Rep. Alexandria Ocasio-CortezAlexandria Ocasio-CortezPressley looking for whoever 'borrowed' her Mariah Carey Christmas album Pressure grows to remove Boebert from committees Kevin McCarthy is hostage to the GOP's 'exotic wing' MORE (D-N.Y.) on Wednesday said that Sen. Bernie SandersBernie SandersStudy: Test detects signs of dementia at least six months earlier than standard method The Hill's Morning Report - Presented by Uber - Omicron tests vaccines; Bob Dole dies at 98 Democrats see Christmas goal slipping away MORE (I-Vt.) should carry on in the Democratic presidential primary to push the party toward adopting more progressive policies, despite his series of losses to former Vice President Joe BidenJoe BidenMan sentenced to nearly four years for running scam Trump, Biden PACs Dole in final column: 'Too many of us have sacrificed too much' Meadows says Trump's blood oxygen level was dangerously low when he had COVID-19 MORE.
Sanders earlier in the day vowed to stay in the race after losing the Michigan, Missouri, Mississippi and Idaho primaries on Tuesday night, which grew Biden's lead in delegates to about 150.
Ocasio-Cortez pointed to Sanders's strength with young people and Latinos over Biden, arguing that the party should take into account why those electorates preferred the Vermont senator when it works to unify after a nominee is ultimately chosen.
"How are we going to preserve the future for young people in this country, for Latinos in this country? There are real electorates that Biden lost," Ocasio-Cortez told reporters in the Capitol.
"And I think it's important for the sake of unity that we get real commitments on issues, whether you're trans, whether you're black, whether you're — whether it's criminal justice, whether it's immigration, whether it's environmental movements, I think we need to have a real policy discussion about what we're committing to," she said.
Ocasio-Cortez also argued that Sanders shouldn't drop out while states have yet to hold their primary elections. Arizona, Illinois, Florida and Ohio all have their primaries next week, though Biden currently leads in polling of all four states.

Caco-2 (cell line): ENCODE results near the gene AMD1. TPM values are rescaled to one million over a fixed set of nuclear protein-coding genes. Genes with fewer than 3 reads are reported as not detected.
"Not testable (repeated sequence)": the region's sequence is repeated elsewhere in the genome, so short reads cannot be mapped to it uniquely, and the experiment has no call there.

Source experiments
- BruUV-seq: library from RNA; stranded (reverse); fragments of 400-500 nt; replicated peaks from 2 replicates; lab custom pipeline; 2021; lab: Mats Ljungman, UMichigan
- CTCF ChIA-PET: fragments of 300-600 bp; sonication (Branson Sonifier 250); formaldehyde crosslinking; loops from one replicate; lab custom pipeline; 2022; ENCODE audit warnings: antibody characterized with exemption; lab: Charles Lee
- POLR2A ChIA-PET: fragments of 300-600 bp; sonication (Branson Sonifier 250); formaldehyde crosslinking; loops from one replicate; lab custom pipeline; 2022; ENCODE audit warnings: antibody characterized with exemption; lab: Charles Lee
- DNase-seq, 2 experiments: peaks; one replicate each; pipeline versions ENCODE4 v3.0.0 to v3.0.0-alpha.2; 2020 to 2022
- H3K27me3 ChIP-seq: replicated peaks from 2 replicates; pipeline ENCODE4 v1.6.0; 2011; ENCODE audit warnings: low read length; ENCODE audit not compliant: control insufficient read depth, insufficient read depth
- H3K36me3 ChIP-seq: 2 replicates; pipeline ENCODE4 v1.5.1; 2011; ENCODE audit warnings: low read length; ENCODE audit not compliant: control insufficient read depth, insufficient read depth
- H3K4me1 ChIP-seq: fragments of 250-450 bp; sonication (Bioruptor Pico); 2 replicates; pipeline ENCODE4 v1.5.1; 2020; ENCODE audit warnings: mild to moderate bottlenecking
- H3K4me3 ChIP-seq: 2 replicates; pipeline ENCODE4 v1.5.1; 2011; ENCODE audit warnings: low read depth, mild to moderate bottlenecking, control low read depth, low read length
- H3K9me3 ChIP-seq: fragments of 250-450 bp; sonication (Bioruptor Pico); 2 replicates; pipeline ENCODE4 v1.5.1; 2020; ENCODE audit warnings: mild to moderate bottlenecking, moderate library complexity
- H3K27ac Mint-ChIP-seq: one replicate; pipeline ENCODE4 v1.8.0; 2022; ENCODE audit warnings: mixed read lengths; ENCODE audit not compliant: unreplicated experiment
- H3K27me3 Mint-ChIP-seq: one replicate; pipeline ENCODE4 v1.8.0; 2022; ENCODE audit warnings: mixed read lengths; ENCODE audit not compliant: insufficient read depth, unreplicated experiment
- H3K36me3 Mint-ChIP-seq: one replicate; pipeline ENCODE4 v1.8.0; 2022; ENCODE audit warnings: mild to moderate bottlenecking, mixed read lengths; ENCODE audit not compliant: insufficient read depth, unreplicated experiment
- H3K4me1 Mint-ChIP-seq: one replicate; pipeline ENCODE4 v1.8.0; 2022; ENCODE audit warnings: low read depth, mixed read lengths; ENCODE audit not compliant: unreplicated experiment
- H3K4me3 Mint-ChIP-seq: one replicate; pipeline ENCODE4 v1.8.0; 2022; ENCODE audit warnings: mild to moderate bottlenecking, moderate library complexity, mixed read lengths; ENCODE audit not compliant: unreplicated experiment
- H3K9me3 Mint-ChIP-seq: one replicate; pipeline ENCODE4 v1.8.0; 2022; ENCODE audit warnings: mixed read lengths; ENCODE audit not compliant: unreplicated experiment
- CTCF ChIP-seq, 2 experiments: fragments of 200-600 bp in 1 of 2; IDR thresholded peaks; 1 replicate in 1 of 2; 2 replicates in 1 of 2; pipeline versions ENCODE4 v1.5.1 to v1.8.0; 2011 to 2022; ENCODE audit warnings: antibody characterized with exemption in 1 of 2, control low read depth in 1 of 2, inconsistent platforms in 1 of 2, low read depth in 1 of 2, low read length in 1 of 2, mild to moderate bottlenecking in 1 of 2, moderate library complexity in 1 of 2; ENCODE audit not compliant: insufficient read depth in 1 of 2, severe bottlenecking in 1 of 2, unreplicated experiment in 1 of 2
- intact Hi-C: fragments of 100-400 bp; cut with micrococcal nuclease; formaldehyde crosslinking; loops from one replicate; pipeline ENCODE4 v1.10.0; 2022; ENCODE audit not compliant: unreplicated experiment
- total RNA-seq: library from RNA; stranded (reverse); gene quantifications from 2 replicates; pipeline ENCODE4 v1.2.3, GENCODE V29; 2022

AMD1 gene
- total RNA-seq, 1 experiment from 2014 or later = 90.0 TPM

"I think overall in general, there's something to be said about ending a process before millions of people have been able to vote. And so I think just in terms of process it's important for people to have their say," Ocasio-Cortez said.
But she said that any decision on staying in the race should be up to Sanders, just as she declined last week to call on Sen. Elizabeth WarrenElizabeth WarrenRegulators investigating financing of Trump's new media company Warren calls on big banks to follow Capital One in ditching overdraft fees Crypto firm top executives to testify before Congress MORE (D-Mass.) to suspend her campaign in an attempt to consolidate progressives' votes.
"Just as I said with Sen. Warren, I think that these are the decisions up to the candidates and the campaigns. These are intensely personal decisions, so I'm not here to — whether it's one candidate or another, I never tell people when that is," Ocasio-Cortez said.
Sanders on Wednesday echoed a similar argument for pressing on with presenting his case for progressive policies like "Medicare for All." He vowed to participate in Sunday night's debate against Biden.
“We have won the ideological debate, but we are losing the debate over electability,” Sanders said in an address from Burlington, Vt.
“I cannot tell you how many people our campaign has spoken to who say they agree with us but will vote for Joe because they believe he’s the best to beat Donald TrumpDonald TrumpMan sentenced to nearly four years for running scam Trump, Biden PACs Meadows says Trump's blood oxygen level was dangerously low when he had COVID-19 Trump endorses David Perdue in Georgia's governor race MORE. Needless to say, I strongly disagree with that assertion, but that’s what millions of Democrats and independents say. On Sunday, I very much look forward to the debate," he said.
Sunday night will be the first one-on-one debate of the cycle. Five candidates have dropped out since the last debate on Feb. 25, which took place before Biden's victory in the South Carolina primary.
Rafael Bernal contributed.